MINNESOTA - U.S. Senator Amy Klobuchar, a member of the Senate Commerce Committee, was joined by U.S. Secretary of Commerce Gina Raimondo, U.S. Senator Tina Smith, U.S. Representative Angie Craig, Lieutenant Governor Peggy Flanagan, Minnesota Telecom Alliance President and CEO Brent Christensen, Minnesota Department of Employment and Economic Development Commissioner Matt Varilek, Association of Minnesota Counties leadership, and state broadband leaders in St. Paul to highlight recently announced federal funding to bring reliable, affordable, high-speed internet access to every household in Minnesota. The $651,839,368 federal investment was made possible through the Bipartisan Infrastructure Law, which Klobuchar, Smith, and Craig helped pass in 2021.
“Broadband is critical to access everything from education to health care and economic opportunity to staying connected with friends and family. As co-chair of the Senate Broadband Caucus, I’ve been fighting to bring high-speed internet to every family in America for a long time and with this investment for our state through the Bipartisan Infrastructure Law, we’re taking another major step towards getting it done,” said Klobuchar. “I want to thank Secretary Raimondo not only for joining us in Minnesota to highlight these investments but also for helping to put these federal dollars to work.”
“In Minnesota, there are more than 210,000 locations that are unserved or underserved. Each of those locations represents a farm that can’t use modern tools, a small business stuck in an analog era, a family cut off from telehealth care, or a student missing the opportunities that our digital world can bring. Thanks to the Bipartisan Infrastructure Law and the support and leadership of Senator Klobuchar, Senator Smith, and Representative Craig, this week we’re celebrating the biggest ever investment in broadband to help us finally close the digital divide in our country once and for all,” said Raimondo.
“Broadband isn’t just nice to have. It’s essential if we’re going to build an economy that works for everyone,” said Smith. “That’s why I’m so excited to announce this transformative funding that will connect tens of thousands of Minnesotans to reliable, high-speed internet. Connecting families and small businesses to broadband is just one of the reasons I worked so hard to pass the Infrastructure Investment and Jobs Act. I’m proud of our work to secure these investments and will continue working to make sure every Minnesotan has access to affordable, high-speed broadband.”
“In 2023, there are few issues more important than ensuring every single Minnesotan – no matter their zip code or income level – has access to reliable, high-speed internet. I’m proud to have worked with state and federal partners to bring home $651 million in federal funding to Minnesota – to help ensure our farmers can plant and harvest their crops, our children can complete their homework and everyone can access health care – no matter where they live,” said Craig.
The Accessible, Affordable Internet for All Act, Klobuchar’s legislation with former House Majority Whip Jim Clyburn (D-SC) to expand high-speed internet nationwide, served as the basis for this broadband program created by the Bipartisan Infrastructure Law.
The National Telecommunications and Information Administration (NTIA) at the Department of Commerce will provide funds directly to states to expand broadband access across the country, starting with areas that completely lack connectivity. These grants will help ensure those in unserved and underserved communities have the high-speed internet necessary to participate in the modern digital economy.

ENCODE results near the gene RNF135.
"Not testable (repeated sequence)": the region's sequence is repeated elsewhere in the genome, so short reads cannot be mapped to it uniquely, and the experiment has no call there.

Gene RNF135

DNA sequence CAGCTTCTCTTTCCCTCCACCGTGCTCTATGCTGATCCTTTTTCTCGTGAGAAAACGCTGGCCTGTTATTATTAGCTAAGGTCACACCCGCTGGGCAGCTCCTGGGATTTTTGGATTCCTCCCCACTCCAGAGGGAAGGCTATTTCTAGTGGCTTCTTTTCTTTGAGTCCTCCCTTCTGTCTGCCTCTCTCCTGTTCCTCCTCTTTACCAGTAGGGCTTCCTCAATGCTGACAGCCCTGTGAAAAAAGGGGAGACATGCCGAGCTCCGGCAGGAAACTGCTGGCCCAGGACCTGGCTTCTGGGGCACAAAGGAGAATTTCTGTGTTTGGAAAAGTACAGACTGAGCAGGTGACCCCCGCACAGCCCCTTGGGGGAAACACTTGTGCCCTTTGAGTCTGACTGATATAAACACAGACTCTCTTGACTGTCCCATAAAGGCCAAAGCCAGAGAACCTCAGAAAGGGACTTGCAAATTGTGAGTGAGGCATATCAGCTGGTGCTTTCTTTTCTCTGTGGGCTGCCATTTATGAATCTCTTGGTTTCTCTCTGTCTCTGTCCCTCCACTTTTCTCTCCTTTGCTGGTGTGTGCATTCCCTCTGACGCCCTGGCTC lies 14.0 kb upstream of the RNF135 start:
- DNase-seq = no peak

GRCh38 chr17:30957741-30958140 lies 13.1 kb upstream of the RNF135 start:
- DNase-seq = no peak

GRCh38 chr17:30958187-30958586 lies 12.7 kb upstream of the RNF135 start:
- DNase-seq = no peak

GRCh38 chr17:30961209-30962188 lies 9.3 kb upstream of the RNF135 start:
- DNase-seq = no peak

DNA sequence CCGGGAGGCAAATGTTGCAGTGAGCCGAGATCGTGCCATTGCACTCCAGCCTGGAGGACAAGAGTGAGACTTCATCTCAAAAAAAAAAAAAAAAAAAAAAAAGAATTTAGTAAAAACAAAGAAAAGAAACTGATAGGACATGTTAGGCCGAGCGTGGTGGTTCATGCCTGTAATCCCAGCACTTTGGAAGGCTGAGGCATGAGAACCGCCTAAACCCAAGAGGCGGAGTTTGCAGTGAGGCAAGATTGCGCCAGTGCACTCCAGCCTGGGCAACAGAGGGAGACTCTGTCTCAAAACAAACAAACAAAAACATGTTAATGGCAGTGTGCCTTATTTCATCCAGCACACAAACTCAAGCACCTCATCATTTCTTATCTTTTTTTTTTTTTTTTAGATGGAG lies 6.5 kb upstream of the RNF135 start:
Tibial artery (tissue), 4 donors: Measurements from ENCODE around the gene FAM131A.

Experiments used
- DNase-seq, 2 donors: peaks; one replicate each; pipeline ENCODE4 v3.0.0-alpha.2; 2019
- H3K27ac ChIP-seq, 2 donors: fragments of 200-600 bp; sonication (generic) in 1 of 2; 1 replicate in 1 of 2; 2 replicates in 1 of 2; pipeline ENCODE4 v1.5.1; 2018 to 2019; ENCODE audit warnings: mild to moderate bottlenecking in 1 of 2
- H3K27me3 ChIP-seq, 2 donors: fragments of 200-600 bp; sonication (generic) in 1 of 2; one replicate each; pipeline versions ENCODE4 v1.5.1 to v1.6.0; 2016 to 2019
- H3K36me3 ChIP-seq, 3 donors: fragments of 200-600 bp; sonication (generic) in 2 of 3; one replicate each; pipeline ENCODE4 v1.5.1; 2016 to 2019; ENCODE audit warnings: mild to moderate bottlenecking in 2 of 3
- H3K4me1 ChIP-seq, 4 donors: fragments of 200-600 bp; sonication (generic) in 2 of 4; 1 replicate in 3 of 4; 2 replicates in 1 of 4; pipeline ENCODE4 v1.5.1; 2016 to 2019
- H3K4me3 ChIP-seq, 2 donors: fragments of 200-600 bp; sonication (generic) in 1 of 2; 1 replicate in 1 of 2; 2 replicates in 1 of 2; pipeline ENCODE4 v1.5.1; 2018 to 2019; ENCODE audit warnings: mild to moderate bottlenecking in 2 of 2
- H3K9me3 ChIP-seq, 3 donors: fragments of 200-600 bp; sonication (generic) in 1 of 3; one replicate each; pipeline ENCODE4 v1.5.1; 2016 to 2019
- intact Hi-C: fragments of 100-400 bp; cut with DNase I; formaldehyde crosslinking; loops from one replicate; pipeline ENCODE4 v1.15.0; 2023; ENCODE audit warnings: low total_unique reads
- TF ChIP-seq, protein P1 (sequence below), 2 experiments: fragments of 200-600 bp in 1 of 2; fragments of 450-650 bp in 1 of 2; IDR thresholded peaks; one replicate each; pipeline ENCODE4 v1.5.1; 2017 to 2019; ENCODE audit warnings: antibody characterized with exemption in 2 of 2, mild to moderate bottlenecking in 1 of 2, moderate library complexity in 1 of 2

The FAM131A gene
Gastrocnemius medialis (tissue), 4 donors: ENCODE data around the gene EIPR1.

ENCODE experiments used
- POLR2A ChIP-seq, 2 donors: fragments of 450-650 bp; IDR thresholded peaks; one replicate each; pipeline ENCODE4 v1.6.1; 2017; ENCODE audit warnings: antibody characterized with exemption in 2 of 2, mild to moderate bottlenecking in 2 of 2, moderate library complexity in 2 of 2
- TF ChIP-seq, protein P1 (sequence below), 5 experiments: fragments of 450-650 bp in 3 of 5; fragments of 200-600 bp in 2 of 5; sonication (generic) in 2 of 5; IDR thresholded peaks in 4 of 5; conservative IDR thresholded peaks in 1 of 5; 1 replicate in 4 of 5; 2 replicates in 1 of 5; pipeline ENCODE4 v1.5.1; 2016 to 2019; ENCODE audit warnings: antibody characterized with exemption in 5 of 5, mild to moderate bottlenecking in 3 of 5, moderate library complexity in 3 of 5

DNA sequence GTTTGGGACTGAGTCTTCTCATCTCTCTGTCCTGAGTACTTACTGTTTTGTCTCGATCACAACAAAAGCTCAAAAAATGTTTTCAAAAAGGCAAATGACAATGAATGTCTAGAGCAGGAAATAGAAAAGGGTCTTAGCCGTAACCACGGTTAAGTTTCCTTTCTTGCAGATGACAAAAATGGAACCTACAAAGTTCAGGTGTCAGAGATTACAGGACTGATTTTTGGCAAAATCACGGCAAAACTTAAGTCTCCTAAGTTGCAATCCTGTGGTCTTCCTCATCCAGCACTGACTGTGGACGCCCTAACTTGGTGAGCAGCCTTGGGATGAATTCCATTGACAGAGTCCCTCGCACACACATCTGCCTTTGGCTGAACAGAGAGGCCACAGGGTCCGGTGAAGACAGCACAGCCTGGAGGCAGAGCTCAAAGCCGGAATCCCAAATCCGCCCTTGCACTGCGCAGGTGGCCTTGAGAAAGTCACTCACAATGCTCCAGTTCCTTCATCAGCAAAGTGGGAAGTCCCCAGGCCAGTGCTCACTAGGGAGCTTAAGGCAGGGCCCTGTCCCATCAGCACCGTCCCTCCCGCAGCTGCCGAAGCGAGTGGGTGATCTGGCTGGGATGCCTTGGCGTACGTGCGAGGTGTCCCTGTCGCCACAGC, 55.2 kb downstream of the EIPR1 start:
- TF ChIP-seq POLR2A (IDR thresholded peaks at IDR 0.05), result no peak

As co-chair of the Senate Broadband Caucus, Klobuchar has led efforts to expand broadband access, support rural broadband, and bridge the digital divide.
In March, Klobuchar and Senators John Thune (R-SD), John Hickenlooper (D-CO), and Jerry Moran (R-KS) reintroduced bipartisan legislation to expand broadband access to rural communities. The Reforming Broadband Connectivity Act would strengthen funding mechanisms for the Federal Communications Commission’s (FCC) Universal Service Fund (USF), which promotes universal access to broadband and other telecommunications services. Currently, the USF is primarily funded through landline fees, disproportionately impacting seniors, who are more likely to use landlines than other Americans.
In February, Klobuchar introduced bipartisan legislation with Senator Shelley Moore Capito (R-WV) to strengthen broadband access for rural communities. The Rural Broadband Protection Act will ensure that providers applying for federal funding can reliably deliver broadband to underserved, rural communities.
In March 2022, Klobuchar and Thune led a bipartisan group of colleagues, in urging the FCC to provide rural communities with guidance on their broadband funding status.
In July 2021, Klobuchar introduced bipartisan legislation with Senator Chuck Grassley (R-IA) to expand rural broadband access by streamlining the funding process and removing barriers for broadband connectivity in hard-to-serve rural areas.
In December 2020, several of Klobuchar’s key broadband priorities were signed into law as part of the year-end omnibus package passed by the Senate.
Klobuchar has also been laser-focused on ensuring that the work to build the infrastructure starts immediately. That’s why in November 2022, Klobuchar joined Senators Ben Ray Luján of New Mexico and John Barrasso of Wyoming in urging the Departments of Agriculture, Interior, and Commerce to streamline permitting for internet service providers deploying broadband through federal lands. These permits are processed by the Bureau of Land Management (BLM) or National Forest Service, and their prolonged delays can jeopardize broadband projects by increasing costs and causing providers to default on their buildout deadlines.